On Wednesday, the U.S. Supreme Court will hear challenges to SB 1070, the notoriously stringent Arizona anti-illegal immigration legislation. SB 1070 mandates police officers to perform stops or arrests to check immigration status on the mere suspicion of illegal status and requires immigrants to possess documents at all times. Naturally, many have been outraged by the law, which makes it more difficult for undocumented immigrants to live with the basic measure of security, liberty, and respect that all people deserve.
But while SB 1070 offers an obvious focus for those who care about immigrant rights, it diverts attention from the real problem: the lack of a concrete path to citizenship. Even without a law that aggressively pits police against them, undocumented immigrants in parts of the country other than Arizona still face daily uncertainty and fear. The extreme Arizona law provoked strong backlash; but the threat of deportation looms over undocumented immigrants in any state.
The unjust citizenship laws themselves are worse than the strict enforcement of the unjust laws. In America, illegal immigrants live in a kind of nether-state, subject to potential deportation almost at random, making it theoretically possible to live with the trappings of a normal life -- the house, the job -- but with few of the rights necessary to practically do so. Illegal immigrants are unable to get financial aid to colleges, so the most motivated students face an uphill battle trying to do what they've been told to do: improve their station through higher education. It is the sort of heartbreaking push-pull that characterizes this country's immigration policies.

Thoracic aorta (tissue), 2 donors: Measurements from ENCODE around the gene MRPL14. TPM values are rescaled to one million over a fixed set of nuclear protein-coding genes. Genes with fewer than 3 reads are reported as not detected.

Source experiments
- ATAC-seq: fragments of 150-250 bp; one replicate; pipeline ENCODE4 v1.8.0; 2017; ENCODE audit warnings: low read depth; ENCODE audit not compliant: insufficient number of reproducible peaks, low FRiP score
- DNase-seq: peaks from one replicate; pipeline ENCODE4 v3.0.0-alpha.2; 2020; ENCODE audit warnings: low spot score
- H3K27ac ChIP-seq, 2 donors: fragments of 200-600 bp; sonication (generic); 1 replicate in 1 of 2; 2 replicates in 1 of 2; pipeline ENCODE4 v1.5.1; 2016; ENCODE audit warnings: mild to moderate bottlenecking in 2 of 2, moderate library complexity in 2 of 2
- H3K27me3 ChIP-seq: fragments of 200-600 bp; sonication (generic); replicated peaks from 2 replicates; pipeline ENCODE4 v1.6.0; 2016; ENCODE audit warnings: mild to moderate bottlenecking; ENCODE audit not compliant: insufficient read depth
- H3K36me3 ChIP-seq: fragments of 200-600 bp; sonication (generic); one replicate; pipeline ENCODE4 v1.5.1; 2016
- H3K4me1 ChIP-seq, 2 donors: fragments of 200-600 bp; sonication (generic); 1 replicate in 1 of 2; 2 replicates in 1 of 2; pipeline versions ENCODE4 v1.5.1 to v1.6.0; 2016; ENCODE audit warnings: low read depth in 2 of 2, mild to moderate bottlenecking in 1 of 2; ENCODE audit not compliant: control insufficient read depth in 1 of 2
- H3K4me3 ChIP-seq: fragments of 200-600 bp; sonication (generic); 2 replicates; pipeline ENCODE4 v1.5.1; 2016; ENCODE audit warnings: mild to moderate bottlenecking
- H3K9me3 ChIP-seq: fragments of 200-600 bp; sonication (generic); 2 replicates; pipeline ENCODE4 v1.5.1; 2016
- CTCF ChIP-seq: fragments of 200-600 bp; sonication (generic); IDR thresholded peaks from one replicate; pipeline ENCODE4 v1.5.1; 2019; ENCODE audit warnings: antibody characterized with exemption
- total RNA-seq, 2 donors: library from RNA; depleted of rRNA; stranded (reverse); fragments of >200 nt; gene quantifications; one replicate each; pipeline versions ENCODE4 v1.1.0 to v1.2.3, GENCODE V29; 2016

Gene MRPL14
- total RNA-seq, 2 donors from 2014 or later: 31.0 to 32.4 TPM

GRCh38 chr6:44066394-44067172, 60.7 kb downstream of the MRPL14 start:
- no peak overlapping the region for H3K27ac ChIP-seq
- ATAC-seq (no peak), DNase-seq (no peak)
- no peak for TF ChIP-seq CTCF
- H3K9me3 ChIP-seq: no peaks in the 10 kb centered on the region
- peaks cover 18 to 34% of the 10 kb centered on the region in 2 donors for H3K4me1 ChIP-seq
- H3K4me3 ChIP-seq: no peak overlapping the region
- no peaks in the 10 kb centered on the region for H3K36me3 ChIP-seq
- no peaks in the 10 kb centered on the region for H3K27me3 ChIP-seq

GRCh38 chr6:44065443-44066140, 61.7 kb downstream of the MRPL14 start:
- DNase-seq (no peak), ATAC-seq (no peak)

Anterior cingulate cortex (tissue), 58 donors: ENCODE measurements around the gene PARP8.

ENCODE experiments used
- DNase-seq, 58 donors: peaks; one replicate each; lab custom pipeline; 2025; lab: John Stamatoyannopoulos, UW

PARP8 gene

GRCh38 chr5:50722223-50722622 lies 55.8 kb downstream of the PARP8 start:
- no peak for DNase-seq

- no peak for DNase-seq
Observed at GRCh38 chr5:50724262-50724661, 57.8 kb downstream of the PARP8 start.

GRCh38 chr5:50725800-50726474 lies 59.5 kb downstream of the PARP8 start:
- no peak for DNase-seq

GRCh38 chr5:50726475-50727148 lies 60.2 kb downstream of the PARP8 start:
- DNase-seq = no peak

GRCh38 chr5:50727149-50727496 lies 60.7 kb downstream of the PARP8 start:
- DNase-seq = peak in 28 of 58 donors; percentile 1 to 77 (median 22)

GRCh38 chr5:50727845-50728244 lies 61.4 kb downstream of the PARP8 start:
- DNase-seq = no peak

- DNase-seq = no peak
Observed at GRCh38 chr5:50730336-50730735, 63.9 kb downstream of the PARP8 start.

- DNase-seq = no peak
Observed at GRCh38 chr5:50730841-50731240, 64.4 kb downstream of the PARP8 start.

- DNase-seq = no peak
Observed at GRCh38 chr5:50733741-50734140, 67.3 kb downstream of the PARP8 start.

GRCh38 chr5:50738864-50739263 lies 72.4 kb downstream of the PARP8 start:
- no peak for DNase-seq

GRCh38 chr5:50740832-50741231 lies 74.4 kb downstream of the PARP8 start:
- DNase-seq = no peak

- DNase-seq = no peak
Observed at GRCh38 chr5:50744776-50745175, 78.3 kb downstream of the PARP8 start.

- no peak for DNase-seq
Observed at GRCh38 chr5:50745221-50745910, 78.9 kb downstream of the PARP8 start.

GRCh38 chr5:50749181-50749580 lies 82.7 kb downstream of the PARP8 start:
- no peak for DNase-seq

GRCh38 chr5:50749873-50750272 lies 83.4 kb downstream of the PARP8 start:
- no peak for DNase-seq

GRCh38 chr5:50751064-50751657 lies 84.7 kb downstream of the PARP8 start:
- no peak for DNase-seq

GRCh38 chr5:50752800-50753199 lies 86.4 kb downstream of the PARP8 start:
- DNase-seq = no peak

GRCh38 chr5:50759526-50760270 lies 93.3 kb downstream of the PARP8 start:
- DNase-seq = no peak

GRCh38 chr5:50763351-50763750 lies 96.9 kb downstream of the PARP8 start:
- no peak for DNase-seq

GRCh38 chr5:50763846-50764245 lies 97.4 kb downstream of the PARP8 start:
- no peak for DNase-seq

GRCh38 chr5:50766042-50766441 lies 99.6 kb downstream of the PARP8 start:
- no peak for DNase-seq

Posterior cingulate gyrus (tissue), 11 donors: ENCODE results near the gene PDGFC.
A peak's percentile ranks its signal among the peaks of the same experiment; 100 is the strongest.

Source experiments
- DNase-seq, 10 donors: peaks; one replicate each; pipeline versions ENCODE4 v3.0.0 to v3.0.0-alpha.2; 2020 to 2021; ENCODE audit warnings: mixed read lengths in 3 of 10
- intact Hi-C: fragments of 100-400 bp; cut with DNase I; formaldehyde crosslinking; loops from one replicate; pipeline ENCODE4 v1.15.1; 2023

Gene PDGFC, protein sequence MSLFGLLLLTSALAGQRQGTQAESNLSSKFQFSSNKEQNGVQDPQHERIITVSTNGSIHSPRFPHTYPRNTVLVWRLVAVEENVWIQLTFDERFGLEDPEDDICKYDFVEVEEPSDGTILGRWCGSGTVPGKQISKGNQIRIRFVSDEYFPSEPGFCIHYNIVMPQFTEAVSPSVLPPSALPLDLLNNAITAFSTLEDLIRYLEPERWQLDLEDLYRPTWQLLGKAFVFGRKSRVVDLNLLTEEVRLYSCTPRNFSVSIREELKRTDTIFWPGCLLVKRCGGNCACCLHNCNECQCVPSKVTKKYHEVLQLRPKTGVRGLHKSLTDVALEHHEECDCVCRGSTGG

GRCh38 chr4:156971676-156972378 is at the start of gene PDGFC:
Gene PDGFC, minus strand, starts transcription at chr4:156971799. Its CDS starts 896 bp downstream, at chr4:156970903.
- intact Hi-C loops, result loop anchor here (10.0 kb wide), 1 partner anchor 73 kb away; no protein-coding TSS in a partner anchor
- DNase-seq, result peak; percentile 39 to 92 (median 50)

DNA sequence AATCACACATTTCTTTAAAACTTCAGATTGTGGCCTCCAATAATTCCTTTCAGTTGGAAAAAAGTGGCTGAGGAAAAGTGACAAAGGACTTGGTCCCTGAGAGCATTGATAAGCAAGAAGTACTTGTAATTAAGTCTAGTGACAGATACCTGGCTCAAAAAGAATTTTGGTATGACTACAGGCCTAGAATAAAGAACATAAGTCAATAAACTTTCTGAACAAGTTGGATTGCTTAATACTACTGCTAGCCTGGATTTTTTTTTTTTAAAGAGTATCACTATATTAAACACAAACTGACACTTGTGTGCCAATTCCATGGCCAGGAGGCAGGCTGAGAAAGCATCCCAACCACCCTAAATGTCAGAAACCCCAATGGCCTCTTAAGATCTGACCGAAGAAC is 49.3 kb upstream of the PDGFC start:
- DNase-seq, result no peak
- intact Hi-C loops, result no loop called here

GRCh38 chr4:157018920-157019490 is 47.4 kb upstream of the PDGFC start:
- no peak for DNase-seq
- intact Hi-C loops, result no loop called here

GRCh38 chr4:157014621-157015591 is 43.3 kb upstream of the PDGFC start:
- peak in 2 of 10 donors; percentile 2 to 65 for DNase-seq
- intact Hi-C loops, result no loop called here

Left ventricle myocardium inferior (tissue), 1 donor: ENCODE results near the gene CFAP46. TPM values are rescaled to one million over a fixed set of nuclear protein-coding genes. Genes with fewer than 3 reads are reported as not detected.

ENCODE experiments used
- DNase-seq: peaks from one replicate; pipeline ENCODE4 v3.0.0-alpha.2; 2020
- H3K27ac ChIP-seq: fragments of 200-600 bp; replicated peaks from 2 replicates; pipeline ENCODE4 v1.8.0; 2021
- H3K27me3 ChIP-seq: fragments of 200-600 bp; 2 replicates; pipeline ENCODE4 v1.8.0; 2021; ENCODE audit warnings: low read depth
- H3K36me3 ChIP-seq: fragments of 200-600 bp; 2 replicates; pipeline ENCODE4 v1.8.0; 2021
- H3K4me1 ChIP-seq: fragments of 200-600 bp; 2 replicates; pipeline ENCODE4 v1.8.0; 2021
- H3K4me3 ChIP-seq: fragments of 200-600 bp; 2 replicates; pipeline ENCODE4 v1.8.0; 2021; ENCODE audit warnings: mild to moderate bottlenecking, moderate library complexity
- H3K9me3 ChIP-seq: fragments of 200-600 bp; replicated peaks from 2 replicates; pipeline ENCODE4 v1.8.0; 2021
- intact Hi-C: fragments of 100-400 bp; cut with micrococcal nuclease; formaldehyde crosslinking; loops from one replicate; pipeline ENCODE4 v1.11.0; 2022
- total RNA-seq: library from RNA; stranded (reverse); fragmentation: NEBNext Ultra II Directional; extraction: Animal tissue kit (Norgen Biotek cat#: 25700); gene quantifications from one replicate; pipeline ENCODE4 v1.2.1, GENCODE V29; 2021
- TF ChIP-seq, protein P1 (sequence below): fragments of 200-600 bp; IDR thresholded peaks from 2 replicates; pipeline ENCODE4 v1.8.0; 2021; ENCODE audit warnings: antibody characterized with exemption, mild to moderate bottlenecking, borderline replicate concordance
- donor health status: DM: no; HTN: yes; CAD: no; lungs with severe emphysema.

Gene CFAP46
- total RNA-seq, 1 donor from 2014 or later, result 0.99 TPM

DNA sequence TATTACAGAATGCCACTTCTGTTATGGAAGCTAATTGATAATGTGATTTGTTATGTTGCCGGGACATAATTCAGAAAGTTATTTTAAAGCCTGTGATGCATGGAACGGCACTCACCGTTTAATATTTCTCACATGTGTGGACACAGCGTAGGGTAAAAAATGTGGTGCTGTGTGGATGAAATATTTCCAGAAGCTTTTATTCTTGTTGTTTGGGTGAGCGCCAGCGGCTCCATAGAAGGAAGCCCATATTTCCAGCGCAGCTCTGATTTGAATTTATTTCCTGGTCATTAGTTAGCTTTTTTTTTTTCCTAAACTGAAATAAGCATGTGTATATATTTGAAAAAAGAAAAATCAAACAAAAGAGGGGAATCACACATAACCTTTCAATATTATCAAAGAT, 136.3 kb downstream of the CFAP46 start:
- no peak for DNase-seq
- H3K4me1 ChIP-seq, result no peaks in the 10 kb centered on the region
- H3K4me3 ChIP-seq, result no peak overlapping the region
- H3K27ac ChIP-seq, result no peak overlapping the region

At issue in this week's Arizona vs. The United States is whether the state government has any jurisdiction over immigration policy. At issue in public life continues to be the ignored and procrastinated upon question of real reform. Instead of demanding extra protection against deportation in Arizona, those who care about immigrants should take the opportunity to demand the solid foundation of rights and benefits that come with citizenship.
Election season, when Hispanic voters wield much-discussed demographic power and party bases can make demands, is exactly the moment to bring up the issue yet again -- which is why four years ago was the last time we had forward instead of backwards momentum with a naturalization bill. This is a conversation that has happened, and likely will happen, again and again in public life.
Instead of letting it get hijacked by SB 1070, proponents of immigrant rights must keep our attention on the ultimate goal: a United States that protects instead of preying on the people within its borders.